Kata: a routine of optimization
1 September 2010
'Kata' is another term from the far-eastern culture that means "the way an organization runs". A Kata describes innovation and optimization processes as part o the organization's regular routine. Any process is comprised of three stages:
Learn (Shu)- learning according to a certain pattern and internalizing it: through existing knowledge and experience, the organization can formulate a business conduct and execute it via work processes, procedures and management decisions.
Break (Ha)- breaking the pattern: after internalizing the basic principles that led to a business routine, the organization mustn't be content with this outcome. The organization must break through the template and search for better and more diverse methods that can lead to a competitive edge. Establishing an initial business conduct enables creative and innovative thinking that breaks the pattern while optimizing it.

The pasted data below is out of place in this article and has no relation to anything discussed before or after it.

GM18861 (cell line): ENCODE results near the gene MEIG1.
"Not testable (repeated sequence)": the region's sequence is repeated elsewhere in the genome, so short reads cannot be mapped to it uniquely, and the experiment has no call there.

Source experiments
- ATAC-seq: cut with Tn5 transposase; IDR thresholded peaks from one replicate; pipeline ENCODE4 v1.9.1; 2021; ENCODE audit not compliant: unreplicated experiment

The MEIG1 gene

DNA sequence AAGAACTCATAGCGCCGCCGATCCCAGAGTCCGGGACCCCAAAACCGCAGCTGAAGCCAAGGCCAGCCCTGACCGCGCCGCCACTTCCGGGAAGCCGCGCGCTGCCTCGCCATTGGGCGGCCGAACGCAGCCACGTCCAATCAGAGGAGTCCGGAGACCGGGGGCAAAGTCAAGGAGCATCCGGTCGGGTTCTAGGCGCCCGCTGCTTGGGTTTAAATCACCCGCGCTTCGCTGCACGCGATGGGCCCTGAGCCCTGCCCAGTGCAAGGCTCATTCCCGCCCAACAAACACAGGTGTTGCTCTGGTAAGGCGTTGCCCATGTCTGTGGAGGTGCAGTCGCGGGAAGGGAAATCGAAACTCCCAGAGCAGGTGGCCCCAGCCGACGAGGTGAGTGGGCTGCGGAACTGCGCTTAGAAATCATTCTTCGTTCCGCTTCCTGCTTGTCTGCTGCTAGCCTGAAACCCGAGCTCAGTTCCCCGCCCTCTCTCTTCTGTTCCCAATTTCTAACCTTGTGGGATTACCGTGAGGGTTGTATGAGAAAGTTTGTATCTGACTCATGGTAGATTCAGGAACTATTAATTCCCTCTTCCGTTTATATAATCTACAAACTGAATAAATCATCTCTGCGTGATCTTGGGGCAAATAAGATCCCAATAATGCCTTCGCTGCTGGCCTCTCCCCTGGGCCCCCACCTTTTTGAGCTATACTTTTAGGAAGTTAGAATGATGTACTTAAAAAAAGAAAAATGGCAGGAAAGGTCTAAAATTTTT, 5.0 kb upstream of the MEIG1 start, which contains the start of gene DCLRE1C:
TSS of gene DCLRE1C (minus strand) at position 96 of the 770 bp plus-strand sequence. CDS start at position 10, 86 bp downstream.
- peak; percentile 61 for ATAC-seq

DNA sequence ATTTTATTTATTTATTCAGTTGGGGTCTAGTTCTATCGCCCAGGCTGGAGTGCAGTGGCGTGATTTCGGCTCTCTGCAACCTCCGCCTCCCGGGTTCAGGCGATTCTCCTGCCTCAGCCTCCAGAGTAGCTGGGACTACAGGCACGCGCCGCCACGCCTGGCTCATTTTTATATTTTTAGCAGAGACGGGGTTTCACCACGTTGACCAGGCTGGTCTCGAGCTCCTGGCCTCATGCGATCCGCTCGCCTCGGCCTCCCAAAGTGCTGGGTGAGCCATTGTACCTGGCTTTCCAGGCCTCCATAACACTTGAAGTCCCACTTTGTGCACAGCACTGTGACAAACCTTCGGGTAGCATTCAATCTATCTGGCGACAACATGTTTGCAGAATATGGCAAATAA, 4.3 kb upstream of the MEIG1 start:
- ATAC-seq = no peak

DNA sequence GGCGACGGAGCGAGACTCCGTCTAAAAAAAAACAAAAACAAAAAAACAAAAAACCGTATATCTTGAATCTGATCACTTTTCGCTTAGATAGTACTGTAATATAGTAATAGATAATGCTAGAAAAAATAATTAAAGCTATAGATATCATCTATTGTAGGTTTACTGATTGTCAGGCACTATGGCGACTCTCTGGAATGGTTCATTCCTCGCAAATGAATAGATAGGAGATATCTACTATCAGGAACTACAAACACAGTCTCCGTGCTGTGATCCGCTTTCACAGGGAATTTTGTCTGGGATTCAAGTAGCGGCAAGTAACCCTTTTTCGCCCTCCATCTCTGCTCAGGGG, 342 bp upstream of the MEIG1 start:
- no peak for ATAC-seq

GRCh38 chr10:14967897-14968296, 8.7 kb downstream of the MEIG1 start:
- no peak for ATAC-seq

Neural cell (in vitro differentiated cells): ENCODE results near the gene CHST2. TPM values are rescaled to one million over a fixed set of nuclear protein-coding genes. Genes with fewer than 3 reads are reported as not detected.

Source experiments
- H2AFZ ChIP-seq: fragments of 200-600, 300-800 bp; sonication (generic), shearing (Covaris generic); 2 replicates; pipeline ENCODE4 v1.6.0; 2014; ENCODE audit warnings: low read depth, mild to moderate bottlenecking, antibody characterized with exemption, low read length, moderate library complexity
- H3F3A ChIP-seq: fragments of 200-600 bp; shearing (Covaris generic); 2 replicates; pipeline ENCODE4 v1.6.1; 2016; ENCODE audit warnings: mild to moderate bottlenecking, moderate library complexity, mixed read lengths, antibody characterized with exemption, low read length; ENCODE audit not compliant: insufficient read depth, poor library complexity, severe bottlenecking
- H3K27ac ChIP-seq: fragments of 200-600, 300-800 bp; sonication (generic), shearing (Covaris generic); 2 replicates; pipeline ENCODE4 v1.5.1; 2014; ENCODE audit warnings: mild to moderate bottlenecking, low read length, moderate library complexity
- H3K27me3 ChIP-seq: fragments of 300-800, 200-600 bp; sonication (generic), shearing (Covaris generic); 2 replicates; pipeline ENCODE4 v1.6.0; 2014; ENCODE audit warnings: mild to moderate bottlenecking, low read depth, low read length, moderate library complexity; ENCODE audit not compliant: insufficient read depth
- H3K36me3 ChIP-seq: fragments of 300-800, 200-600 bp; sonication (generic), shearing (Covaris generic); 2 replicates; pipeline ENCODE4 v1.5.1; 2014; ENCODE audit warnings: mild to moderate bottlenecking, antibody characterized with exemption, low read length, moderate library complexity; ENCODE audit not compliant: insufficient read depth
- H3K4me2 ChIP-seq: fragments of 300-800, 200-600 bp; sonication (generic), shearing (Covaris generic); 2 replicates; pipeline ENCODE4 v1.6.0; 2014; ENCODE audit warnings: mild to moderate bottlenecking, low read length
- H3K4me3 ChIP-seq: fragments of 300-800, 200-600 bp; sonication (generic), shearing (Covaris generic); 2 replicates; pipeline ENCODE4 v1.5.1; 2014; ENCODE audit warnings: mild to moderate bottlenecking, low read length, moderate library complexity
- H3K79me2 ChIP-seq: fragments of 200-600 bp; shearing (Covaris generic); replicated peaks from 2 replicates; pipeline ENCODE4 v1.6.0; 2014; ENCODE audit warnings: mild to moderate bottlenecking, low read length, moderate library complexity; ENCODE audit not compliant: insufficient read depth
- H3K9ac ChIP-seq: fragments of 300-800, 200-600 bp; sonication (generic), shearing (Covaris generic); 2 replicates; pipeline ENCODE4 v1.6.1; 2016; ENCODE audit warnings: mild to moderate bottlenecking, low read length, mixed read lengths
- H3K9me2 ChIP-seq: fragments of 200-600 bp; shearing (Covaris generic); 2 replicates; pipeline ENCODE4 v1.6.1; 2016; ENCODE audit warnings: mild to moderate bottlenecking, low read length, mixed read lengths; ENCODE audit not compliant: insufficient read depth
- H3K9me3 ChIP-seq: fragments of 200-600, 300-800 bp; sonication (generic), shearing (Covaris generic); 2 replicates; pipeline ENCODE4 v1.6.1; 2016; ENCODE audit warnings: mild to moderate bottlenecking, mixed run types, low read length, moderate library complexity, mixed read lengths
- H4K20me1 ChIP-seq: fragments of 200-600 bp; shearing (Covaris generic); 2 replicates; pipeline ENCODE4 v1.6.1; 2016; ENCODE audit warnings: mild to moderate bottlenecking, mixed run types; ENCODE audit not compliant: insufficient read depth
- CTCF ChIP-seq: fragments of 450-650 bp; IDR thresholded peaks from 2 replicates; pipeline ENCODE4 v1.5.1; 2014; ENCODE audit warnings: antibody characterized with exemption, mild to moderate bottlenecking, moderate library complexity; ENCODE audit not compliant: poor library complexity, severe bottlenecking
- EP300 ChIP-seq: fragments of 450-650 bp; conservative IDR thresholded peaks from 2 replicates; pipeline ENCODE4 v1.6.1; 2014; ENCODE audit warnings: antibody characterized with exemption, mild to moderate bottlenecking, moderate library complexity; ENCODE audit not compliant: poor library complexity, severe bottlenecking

Create (RI)- creating a new and improved pattern- the new business conduct retains the core values and sticks to the organization's long-term objectives while optimizing the way it chooses to attain these goals.
The Kata's criteria are derived from the organization's nature and as such aren't absolute. The Kata represents each organization's ideal routine according to its own criteria. A good example of this sort of organizational conduct is the Toyota's management approach. Toyota successfully combines explicit and tacit knowledge and implement it among its workers, sets ambitious goals (i.e. not compromising on temporary success) and mainly invests resources in learning and analyzing the organization and its workers' potential via intra-organizational and extra-organizational comparisons.